South Sudan enters 2017 under the shadow of looming famine and possible genocide, and the international community seems unable or unwilling to force leaders to stop fighting before they drive their country into an even deeper crisis.
(7) Millions displaced in Iraq
All eyes are on Mosul – the battle that could finally finish off Islamic State in Iraq.
Aid groups warn that as many as 1 million civilians are trapped inside, and more than 110 000 people have already fled the surrounding areas.
But there’s another, related problem, brewing in Iraq.
Overall, 3 million people are displaced across the country, many from areas controlled or liberated from Islamic State.
For Sunnis from Anbar province going home is far from a sure thing.
Those thought to have ties to Islamic State can’t go home, and are stuck in camps, makeshift shelters, or elsewhere.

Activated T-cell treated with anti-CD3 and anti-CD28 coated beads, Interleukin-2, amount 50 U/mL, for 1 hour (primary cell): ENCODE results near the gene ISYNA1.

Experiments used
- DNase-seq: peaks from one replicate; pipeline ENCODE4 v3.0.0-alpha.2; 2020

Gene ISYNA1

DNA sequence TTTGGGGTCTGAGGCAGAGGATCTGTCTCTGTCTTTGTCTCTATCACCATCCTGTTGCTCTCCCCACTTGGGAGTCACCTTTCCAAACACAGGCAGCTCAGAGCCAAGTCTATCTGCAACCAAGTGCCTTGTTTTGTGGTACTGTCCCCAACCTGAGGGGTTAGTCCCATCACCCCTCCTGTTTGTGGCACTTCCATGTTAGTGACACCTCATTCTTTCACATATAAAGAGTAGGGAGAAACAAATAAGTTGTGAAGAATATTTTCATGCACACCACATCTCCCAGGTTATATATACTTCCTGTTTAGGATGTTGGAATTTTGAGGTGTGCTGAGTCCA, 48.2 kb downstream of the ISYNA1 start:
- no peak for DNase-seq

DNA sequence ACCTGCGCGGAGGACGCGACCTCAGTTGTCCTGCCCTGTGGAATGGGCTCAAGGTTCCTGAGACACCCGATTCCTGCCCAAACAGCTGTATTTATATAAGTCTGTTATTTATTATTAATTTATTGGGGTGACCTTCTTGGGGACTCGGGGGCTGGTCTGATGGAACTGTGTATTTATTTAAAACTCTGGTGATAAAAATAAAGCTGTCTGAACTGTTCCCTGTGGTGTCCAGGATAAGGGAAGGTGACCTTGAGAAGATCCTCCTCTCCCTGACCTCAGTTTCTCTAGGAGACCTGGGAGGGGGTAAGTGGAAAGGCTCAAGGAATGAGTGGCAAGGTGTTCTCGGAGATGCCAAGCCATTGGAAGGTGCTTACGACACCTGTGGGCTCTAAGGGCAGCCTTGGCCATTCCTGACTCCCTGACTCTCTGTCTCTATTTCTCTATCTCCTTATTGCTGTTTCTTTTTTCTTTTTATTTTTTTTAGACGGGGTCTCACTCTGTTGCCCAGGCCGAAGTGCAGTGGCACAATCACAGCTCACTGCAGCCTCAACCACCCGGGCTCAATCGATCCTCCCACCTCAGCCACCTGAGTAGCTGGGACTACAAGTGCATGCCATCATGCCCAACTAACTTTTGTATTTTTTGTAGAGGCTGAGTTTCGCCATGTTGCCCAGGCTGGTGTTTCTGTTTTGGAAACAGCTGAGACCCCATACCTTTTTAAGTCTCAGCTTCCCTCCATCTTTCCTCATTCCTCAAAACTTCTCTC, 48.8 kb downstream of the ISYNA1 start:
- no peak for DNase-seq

Ignoring this problem risks radicalisation of a population that already feels scapegoated and has in the past been controlled by al-Qaeda and Islamic State.
It’s not just Sunnis at risk.
Some Christians say they are too afraid to go home to liberated villages near Mosul.
The Iraqi government can hardly keep the lights on and has focused its limited resources on the fighting.
But this shortsightedness comes at the country’s future peril.
(8) Refugee crisis in Afghanistan
It's been a while since Afghanistan had a good year, but the last one has been especially tough – and it’s set the scene for a disastrous 2017.
After a decade and a half of “boots on the ground” style warfare, the US withdrew almost all of its troops. This triggered an unexpected economic collapse. The past year also saw the emergence of a migration crisis.